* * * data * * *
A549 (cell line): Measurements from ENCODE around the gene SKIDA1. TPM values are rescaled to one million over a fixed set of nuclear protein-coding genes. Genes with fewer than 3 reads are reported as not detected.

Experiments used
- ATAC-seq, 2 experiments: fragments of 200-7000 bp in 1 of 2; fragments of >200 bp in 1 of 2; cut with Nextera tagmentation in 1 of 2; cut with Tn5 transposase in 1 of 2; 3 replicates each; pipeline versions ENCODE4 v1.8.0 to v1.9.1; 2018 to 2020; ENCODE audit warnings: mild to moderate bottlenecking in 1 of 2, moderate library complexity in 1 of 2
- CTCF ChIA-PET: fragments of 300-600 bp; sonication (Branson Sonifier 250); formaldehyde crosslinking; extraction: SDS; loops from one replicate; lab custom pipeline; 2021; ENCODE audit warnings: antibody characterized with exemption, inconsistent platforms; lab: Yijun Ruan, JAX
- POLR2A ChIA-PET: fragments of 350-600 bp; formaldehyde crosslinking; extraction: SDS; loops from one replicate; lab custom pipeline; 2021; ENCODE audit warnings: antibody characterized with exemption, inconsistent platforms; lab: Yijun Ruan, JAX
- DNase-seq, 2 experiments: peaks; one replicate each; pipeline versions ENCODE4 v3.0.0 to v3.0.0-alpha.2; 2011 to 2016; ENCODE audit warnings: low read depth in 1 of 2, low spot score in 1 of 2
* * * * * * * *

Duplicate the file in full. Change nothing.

A549 (cell line): Measurements from ENCODE around the gene SKIDA1. TPM values are rescaled to one million over a fixed set of nuclear protein-coding genes. Genes with fewer than 3 reads are reported as not detected.

Experiments used
- ATAC-seq, 2 experiments: fragments of 200-7000 bp in 1 of 2; fragments of >200 bp in 1 of 2; cut with Nextera tagmentation in 1 of 2; cut with Tn5 transposase in 1 of 2; 3 replicates each; pipeline versions ENCODE4 v1.8.0 to v1.9.1; 2018 to 2020; ENCODE audit warnings: mild to moderate bottlenecking in 1 of 2, moderate library complexity in 1 of 2
- CTCF ChIA-PET: fragments of 300-600 bp; sonication (Branson Sonifier 250); formaldehyde crosslinking; extraction: SDS; loops from one replicate; lab custom pipeline; 2021; ENCODE audit warnings: antibody characterized with exemption, inconsistent platforms; lab: Yijun Ruan, JAX
- POLR2A ChIA-PET: fragments of 350-600 bp; formaldehyde crosslinking; extraction: SDS; loops from one replicate; lab custom pipeline; 2021; ENCODE audit warnings: antibody characterized with exemption, inconsistent platforms; lab: Yijun Ruan, JAX
- DNase-seq, 2 experiments: peaks; one replicate each; pipeline versions ENCODE4 v3.0.0 to v3.0.0-alpha.2; 2011 to 2016; ENCODE audit warnings: low read depth in 1 of 2, low spot score in 1 of 2